I’m using tough in a generic sense. The falls I was able to find weren’t necessarily difficult to access or remote in terms of mileage on foot. However, they either involved fleets of steps, vague directions, or a lack of signage making it a bit of a hit or miss in terms of finding. That said, each of these falls is definitely worth visiting. Each ones presents an impressive view and in many cases an opportunity to enjoy the falls in complete solitude. Despite it being fall peak, these falls were not overly packed. In fact, with the exception of Potato River Falls, I was a lone hiker at each of these falls.

Potato River Falls
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This falls barely makes this list. The primary reason is the falls involves at least 150 steps to and from the parking. The waterfall is a 90-feet drop on Potato River near Gurney. The falls is located within a town park that has rustic picnic campsites. I also found the outhouse to be particularly photogenic among the golden leaves. Once in the park, you have two main options. The first is to head to a nearby observation deck where you can see the river valley. This does not provide great views of the falls, though. From there, you can take a footpath to the dramatic descent down. OLYMPUS DIGITAL CAMERAOne thing worth noting on this staircase, the step sizes vary dramatically depending on the steepness of the grade. In some areas I felt I could skip two steps each time while in other areas, a single step was the height of three. This is something to watch if you are use to uniform stair steps. In terms of finding the park, it is relatively easy. Take Highway 169 South from US 2 through Gurney. Turn west on Potato River Falls Road and drive approximately 1.5 miles. The park is clearly labeled.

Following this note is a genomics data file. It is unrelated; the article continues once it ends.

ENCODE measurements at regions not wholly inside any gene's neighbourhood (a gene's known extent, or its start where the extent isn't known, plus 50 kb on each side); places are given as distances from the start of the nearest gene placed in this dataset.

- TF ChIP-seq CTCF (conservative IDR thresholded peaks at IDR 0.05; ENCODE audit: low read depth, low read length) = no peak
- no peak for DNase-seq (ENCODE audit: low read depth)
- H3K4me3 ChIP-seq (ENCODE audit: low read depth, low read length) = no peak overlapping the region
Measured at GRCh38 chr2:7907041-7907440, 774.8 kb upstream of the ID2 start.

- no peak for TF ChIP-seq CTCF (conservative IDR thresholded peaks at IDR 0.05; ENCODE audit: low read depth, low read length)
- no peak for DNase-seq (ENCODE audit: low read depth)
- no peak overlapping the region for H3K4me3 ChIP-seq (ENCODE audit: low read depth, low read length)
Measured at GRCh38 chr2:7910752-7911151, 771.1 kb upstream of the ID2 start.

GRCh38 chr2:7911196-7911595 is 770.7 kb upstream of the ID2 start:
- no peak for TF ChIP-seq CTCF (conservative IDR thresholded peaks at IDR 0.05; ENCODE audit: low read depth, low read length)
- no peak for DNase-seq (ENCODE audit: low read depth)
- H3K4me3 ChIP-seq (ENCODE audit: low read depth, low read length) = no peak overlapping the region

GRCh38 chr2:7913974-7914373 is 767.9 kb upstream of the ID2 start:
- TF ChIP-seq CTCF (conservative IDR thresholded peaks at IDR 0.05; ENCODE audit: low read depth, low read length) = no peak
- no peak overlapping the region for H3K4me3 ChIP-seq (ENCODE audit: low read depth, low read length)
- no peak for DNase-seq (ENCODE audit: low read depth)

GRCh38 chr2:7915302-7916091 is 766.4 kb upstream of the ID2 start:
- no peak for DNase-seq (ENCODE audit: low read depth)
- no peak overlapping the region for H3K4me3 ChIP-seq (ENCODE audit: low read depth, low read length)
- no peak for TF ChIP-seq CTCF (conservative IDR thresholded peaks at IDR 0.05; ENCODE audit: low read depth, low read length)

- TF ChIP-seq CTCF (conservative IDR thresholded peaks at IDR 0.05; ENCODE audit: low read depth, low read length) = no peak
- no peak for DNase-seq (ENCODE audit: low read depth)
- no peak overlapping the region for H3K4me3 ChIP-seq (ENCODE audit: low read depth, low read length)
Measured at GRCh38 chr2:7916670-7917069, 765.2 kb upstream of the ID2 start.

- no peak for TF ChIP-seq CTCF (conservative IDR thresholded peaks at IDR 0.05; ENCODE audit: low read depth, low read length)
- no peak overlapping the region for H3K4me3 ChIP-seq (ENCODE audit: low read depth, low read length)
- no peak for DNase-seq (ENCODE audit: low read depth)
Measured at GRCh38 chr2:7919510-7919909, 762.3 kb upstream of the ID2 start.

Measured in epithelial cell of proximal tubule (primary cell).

Peterson Falls
OLYMPUS DIGITAL CAMERAPeterson Falls was my first stop of the day. At first glance, I thought this waterfall would be simple to find. To be frank, it ended up being way more complicated than it needed to be due to false directions. Both the Iron County website and Travel Wisconsin provide directions that reference an Ero Nasi Construction sign. I’m not sure at what point in time this sign existed and/or if I’m blind but after multiple drives along Highway 2 outside of Hurley and never noticing this large construction sign, I finally veered off highway 2 in frustration at Stoffel’s Country Store. It was here I noticed a dirt road heading the approximate direction of the falls. At the intersection of 2 and this road, a white TODD sign indicating Peterson Falls. Once you find that road, you drive approximately .3 miles. Directions imply a small turnaround. Highlight the word small. I missed what is the turnaround and ended up driving on what I can only describe as an ATV trail. Keep in mind this is literally 1 mile from a major state highway. Regardless, it definitely felt remote. Once parked, the rest is easy.